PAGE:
You have to buy a pair of glasses. You can buy a pair for $50 or a pair for $500.
What would you do?
How about this, the $500 pair of glasses are purchased from your local optometrist, the one who does your eye test every year. The other pair come from the internet after your local optometrist tests you and gives you your prescription.
Would that influence your decision? Should it?
I have a couple of friends who recently chose to purchase glasses from the internet rather than from the brick and mortar optometrist office where the eye test was performed.
That’s got to be scary for local optometrists.
There’s a lot rolled up in that $500 cost. In addition to paying themselves, they have to give a cut of the profits to the companies that make and ship the frames that hang on the walls and don’t forget the employees who work there, the ones who make your appointment and send you your reminders and your bills.
There’s also advertising, accountants, and the heating and cooling of the brick and the mortar – and what happens to those employees when nobody buys $500 glasses anymore?
Ask anybody who lost their job due to the technological advancements.
You still have to see the eye doctor to get the prescription – so the cost of the test still goes to the brick and mortar establishment. But it’s going to take a lot more than that to keep them in business.
“Those glasses won’t last a year,” you say. Well heck, at $50 a pair, you could buy two pair a year for 5 years before you’ve spent $500. And if you have children who wear glasses, you know how hard it is to keep a pair intact for a year.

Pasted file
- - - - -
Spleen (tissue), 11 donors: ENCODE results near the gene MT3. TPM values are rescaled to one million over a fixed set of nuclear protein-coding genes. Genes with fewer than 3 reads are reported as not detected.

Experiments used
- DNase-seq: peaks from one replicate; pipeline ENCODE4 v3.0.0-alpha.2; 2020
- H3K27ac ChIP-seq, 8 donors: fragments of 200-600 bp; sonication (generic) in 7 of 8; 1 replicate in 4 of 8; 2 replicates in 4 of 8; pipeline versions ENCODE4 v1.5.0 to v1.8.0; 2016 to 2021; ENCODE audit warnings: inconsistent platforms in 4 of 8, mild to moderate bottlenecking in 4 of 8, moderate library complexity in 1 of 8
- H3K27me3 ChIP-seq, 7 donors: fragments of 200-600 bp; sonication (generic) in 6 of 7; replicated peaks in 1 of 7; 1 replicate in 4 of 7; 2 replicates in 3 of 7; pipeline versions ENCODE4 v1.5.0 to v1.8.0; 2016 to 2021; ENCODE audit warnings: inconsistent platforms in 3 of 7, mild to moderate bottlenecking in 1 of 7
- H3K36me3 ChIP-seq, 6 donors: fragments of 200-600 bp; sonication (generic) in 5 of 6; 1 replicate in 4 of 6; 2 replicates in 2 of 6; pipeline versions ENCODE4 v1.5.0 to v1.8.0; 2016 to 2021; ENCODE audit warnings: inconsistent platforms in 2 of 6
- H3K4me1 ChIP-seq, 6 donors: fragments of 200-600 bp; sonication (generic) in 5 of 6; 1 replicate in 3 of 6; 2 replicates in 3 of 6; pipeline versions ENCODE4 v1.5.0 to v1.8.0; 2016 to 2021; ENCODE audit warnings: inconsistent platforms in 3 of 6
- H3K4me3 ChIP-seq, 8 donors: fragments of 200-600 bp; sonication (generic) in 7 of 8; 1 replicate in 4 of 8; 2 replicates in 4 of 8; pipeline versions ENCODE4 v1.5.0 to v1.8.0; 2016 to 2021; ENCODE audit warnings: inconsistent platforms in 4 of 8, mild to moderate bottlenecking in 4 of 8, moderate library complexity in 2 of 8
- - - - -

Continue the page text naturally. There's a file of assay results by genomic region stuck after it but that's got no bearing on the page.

My friend loves the $50 glasses, in fact the price was so wallet-friendly that my friend went back and purchased a few more pair, just to have extras on hand. Imagine having a half-dozen frames to pick from every morning.
The optometrist isn’t happy about this and it’s not hard to see why. I’m not sure who is making the $50 glasses, but I know that for a lot of families that cost means a lot to their budget.
The cost of designer frames is rarely covered by vision insurance, and few people these days even have vision insurance.
So what do you do? Do you do your part to keep the brick and mortar businesses in business by paying the $500 or save yourself some dough and pay $50?
I don’t know that the $50 frames are made in the U.S.A. – but I’m also 80% certain that the $500 frames aren’t made in America either.
We bemoan the loss of small business, but we shop at big box stores that are the reason for their disappearance. We argue about the loss of American jobs, but we also want the best bang for our buck.
I’m not sure how I feel about this, I’m determined to save money when possible, but I’m equally determined to support small businesses, I think it’s good for our society and our economy. So, what would you do?
Brenda’s column appears most Mondays at noon.